When yeasts are cultivated on sugar, a flux occurs through central carbon metabolism (Fig. 11.6). As alluded to above, yeasts have the potential to convert this sugar into energy through fermentation (glycolysis) or via respiration (Krebs cycle and the electron transport chain). Simplistically, it might be expected that under aerobic conditions yeast would preferentially utilize the respiratory pathway to produce ATP, carbon dioxide, and water. Likewise,

Yeast carbohydrate metabolism. Yeasts can employ two major pathways for ATP production from glucose

Figure 11.6 Yeast carbohydrate metabolism. Yeasts can employ two major pathways for ATP production from glucose: respiration and fermentation. Glycolysis forms the initial stage of each pathway, which involves the conversion of glucose to pyruvate with the net gain of two units of ATP. During fermentation, pyruvate is subsequently converted into ethanol. This process does not produce additional ATP but is favourable due to the recycling of NAD+, which regenerates the cellular pool of NADH for re-use in glycolysis. During respiration, pyruvate is oxidized to H2O and CO2 through the process of oxidative phosphorylation. This yields ATP and regenerates NAD+, but has an absolute requirement for oxygen. Ethanol (and acetic acid in some yeasts) are believed to be formed by yeast as part of a MAC strategy and can be recycled for ATP production if needed. This process yields less energy than the direct oxidation of pyruvate because the synthesis of Acetyl-CoA (through acetaldehyde for ethanol, but directly for acetic acid) requires ATP Pathways are often employed as a means of redox balance (NAD+/NADH ratio) and are partially regulated by oxygen (Pasteur and Custers effects), and the type and concentration of sugar (Kluyver and Crabtree effects).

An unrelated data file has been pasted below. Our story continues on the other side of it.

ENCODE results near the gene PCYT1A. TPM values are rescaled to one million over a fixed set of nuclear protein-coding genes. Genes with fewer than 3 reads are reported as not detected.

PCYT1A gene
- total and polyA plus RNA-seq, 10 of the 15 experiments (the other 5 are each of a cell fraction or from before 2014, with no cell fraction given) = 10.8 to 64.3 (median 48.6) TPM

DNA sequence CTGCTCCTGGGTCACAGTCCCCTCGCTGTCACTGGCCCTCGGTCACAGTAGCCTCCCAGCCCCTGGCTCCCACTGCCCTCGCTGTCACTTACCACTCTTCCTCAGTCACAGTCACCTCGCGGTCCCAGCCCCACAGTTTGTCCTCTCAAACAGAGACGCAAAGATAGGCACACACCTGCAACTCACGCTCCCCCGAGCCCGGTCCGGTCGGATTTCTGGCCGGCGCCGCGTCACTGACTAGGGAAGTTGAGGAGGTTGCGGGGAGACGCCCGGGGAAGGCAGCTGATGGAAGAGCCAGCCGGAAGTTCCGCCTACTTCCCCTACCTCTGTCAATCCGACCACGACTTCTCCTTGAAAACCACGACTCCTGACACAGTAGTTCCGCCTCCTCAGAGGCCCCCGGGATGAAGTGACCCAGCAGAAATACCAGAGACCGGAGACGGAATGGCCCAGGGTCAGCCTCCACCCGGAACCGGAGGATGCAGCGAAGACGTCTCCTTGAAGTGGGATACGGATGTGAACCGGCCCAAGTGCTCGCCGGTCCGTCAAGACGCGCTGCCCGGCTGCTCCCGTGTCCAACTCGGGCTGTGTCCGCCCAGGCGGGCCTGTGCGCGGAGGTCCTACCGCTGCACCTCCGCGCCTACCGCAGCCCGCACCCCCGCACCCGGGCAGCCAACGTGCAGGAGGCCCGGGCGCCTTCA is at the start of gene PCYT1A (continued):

under anaerobic conditions it might be expected that the fermentation pathway would be employed with acetaldehyde acting as the final electron acceptor to produce ATP, ethanol, and carbon dioxide. However, as described above, this is not always the case, with some yeasts preferentially exploiting one or other pathway (i.e. being fermentative or non-fermentative). In reality, many yeasts are respiro-fermentative and have evolved to utilize both pathways virtually simultaneously (Hagman and Piskur, 2015). The extent to which this happens is variable and the direction of carbon flux is influenced by a variety of parameters, including the presence/absence of oxygen, the presence/absence of sugars, as well as lesser effects based on the concentrations of inorganic phosphate, glycolytic intermediates, ammonium ions, and intracellular pH. Glucose in particular (although other sugars may be significant, albeit to a lesser extent) and oxygen act as metabolic triggers, causing pathways to be preferentially employed (Rolland etal., 2002). These regulatory mechanisms are summarized in Table 11.4 and include the Pasteur, Crabtree, Kluyver and Custers effects. With the exception of the Kluyver effect, adoption of these mechanisms is typically driven by the ability to metabolize faster under specific conditions, or as a consequence of the generation of specific end-products, as described below. Both of these strategies are likely to have evolved to provide strains with some form of competitive advantage in ‘natural' environments.